- Rainbow Colors
Complimentary colors are sometimes called opposite colors because on the color wheel, they are the colors opposite of one another. Blue and orange, yellow and purple, and red and green are some examples of these colors.
Split Complementary Colors
Split complementary colors are one color on the color wheel with the two colors that are next to the first color’s opposite. Above, you can see one color on top of the two colors that are next to it on the color wheel. I’m sure any of these would make a cool color scheme!
Diad colors are two colors that are two colors from each other on the color wheel. There are a lot of interesting duo color schemes you could make. Above, we have some examples side by side.
On the color wheel, triad colors are three colors that are equally spaced from each other. This is a great way to come up with a triple color scheme. Above, we have four examples of triad color schemes.
Tetrad colors are defined as four or more colors on the color wheel. Now we are getting crazy, but let’s face it. There are lots of colors to be used in a game. Using a four-color scheme can be very useful.
Analogous colors are colors that are next to each other on the color wheel. Typically, these colors are either one primary or one secondary color and two tertiary colors.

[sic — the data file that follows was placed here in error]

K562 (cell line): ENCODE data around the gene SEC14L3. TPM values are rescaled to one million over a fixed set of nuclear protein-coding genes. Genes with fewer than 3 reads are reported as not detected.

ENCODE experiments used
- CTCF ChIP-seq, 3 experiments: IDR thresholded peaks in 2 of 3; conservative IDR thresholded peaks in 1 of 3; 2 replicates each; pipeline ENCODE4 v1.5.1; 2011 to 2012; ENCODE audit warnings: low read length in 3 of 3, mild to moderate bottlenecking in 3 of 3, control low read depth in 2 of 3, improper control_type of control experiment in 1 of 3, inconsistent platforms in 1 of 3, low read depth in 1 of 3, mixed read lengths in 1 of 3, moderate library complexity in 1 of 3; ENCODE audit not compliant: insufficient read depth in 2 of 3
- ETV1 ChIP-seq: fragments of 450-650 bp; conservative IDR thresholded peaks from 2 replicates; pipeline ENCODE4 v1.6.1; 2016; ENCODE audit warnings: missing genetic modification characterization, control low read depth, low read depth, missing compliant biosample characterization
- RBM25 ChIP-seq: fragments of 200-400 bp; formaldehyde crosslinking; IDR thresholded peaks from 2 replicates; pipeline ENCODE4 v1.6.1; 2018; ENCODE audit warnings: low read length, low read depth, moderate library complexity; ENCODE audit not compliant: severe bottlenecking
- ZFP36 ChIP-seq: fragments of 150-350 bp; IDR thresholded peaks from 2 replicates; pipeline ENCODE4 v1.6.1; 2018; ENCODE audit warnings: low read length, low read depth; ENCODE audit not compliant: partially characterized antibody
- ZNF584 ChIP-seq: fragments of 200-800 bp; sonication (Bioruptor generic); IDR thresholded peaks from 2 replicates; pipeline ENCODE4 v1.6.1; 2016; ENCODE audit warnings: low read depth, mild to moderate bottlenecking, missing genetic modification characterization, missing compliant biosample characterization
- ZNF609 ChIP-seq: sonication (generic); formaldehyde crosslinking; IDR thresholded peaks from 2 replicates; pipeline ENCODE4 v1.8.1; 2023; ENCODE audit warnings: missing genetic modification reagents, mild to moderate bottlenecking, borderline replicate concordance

Rainbow colors are all six primary and secondary colors. They are also the colors we as humans can see from our color spectrum. Rainbows remind us of the sunshine after a storm. Feel the love! It also reminds us of The Wall, by Pink Floyd. Peace out.
Colors with a Sense of Feel
Within the color scheme, are colors that can give you a sense of being warm or cold. They are typically colors associated with things we see in the world, like icy blue, or fire red. The next color scheme list is of your feeling colors.
- Warm Colors
- Cool Colors
Warm Color Scheme
Warm colors, sometimes called aggressive colors are the colors on one half of the color wheel that will normally be more attention-grabbing. They are the reds, yellows, and oranges.
Cool Color Scheme
Cool colors, sometimes called recessive colors are the colors on one half of the color wheel that normally give off a calm feeling. They are the blues, violets, and greens. Ever heard the phrase ‘cool as a cucumber’? Well, not only are cucumbers typically cold, they are green, which is a cool color. Cool, right?
Breaking Your Brown Color Scheme Down